Congenital heart defects (CHDs) are the most important category of congenital anomalies, based on their frequency, potential severity, and health care costs. No screening policy for prenatal CHD is currently in place, and ultrasound is still the most widely used prenatal tool for detecting these abnormalities. Metabolomics is a branch of the “-omics” sciences in which high-throughput techniques are used to identify and quantify small molecules that constitute the metabolome. This prospective study was performed to determine the differences, if any, in the first-trimester maternal metabolomic profile in pregnancies with a chromosomally normal fetus compared with those affected with a CHD and to evaluate metabolite biomarker algorithms for first-trimester prediction of fetal CHD.
Patients were prospectively recruited during 2006 to 2009. Crown-rump length was used to estimate gestational age. Nuchal translucency (NT) thickness was measured for aneuploidy risk estimation. Karyotype examinations were performed to assess chromosomal status. Congenital heart defect status was determined by prenatal or postnatal imaging and based on physical examination. Singleton pregnancies were identified in which the fetus was diagnosed antenatally with an isolated major CHD with available maternal blood samples stored at 11 to 13 weeks’ gestation. The study population included 30 cases with major cardiac defects, and each case was matched with 2 control subjects with no complications. A nuclear magnetic resonance (NMR) platform was used for metabolomic analysis of the serum. A targeted quantitative metabolomics approach was used to analyze the serum samples using a combination of direct injection (DI) mass spectrometry with a reverse-phase liquid chromatography and tandem mass spectrometry (LC-MS/MS) kit. Metabolite concentrations in CHD patients and control subjects were compared.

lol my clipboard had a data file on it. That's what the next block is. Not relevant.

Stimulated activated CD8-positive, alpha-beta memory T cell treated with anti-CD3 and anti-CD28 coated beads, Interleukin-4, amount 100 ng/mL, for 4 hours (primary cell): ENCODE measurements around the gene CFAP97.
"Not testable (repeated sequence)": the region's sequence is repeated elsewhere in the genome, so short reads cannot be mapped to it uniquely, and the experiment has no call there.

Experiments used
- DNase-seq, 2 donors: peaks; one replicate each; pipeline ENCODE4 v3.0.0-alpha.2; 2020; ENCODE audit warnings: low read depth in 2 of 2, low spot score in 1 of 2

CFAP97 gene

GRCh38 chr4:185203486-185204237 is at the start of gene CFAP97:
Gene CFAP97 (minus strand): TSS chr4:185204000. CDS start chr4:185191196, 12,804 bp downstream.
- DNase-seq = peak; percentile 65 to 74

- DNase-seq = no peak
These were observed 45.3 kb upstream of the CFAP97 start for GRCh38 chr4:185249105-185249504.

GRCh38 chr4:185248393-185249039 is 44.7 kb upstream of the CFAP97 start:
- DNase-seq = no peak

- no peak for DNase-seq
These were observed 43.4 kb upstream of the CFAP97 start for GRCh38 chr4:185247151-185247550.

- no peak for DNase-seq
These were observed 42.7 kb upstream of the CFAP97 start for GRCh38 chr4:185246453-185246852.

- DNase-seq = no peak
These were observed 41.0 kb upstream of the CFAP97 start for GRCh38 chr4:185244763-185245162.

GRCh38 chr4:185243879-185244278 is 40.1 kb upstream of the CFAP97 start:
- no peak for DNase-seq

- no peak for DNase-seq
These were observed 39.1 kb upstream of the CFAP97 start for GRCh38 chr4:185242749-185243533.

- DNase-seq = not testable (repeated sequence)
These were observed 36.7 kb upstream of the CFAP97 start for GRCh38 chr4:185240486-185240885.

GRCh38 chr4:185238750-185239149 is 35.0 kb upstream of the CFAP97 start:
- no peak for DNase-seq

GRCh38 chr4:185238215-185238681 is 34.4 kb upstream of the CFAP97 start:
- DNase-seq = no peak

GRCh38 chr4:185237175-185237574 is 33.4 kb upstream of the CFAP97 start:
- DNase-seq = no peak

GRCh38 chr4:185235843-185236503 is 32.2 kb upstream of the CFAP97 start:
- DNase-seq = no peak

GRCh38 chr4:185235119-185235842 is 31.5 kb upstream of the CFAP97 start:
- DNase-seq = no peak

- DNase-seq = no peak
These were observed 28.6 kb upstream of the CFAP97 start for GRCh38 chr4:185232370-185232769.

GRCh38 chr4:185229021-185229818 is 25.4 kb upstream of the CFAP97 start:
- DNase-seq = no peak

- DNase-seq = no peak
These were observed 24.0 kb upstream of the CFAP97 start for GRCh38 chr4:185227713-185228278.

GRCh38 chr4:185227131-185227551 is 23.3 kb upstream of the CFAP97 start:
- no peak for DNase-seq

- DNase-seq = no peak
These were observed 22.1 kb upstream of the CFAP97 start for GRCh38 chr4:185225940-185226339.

Metabolomic analyses using NMR and DI/LC-MS/MS were performed for 27 cases of CHD and 59 normal matched control subjects. No significant differences were observed between maternal pregnancy and other demographic characteristics between study and control groups. Neither case nor control fetuses had any known or suspected chromosomal or syndromic abnormalities. A total of 150 metabolites were identified and quantified. Thirty-eight metabolites were quantified by NMR spectroscopy, with 174 distinct metabolites measured by the 2 platforms. On univariate analysis, 118 metabolites from the DI/LC-MS/MS assay showed significant concentration differences in maternal serum in CHD versus control subjects. A similar comparison of metabolite concentrations was performed for only NMR-based metabolomics and found significant differences for 5 metabolites. A clear separation between control and CHD groups was demonstrated (P < 0.0005). When the metabolites were ranked by their contribution to distinguishing CHD and control groups, several acylcarnitines, such as hydroxypropionylcarnitine and sphingomyelin, were the most discriminating metabolites for separating CHD cases from control subjects; these metabolites were reduced in CHD cases compared with the control subjects. Acetone, ethanol, acetate, and pyruvate were the most discriminating metabolites using NMR analysis. Predictive algorithms were developed for CHD detection. High sensitivity (0.929; 95% confidence interval [CI], 0.92–1.00) and specificity (0.932; 95% CI, 0.78–1.00) for CHD detection were achieved (area under the curve, 0.992; 95% CI, 0.973–1.0).
Using DI/LC-MS/MS and NMR metabolomic platforms, numerous metabolites in maternal serum distinguished chromosomally normal versus first-trimester CHD cases. The principal metabolite group was the acylcarnitines, which represent intermediates involved in the transport and metabolism of fatty acids in the mitochondria. C3-OH, C5:1-DC, and C14:2OH were highly accurate predictors of CHD status. Metabolites identified by the NMR platform alone provided only limited diagnostic accuracy. The combination of metabolite markers with NT measurement for the detection of CHD did not add any benefit above metabolites alone. A limited number of metabolites appear to have significant diagnostic accuracy for the biochemical prediction of CHD in the first-trimester fetus.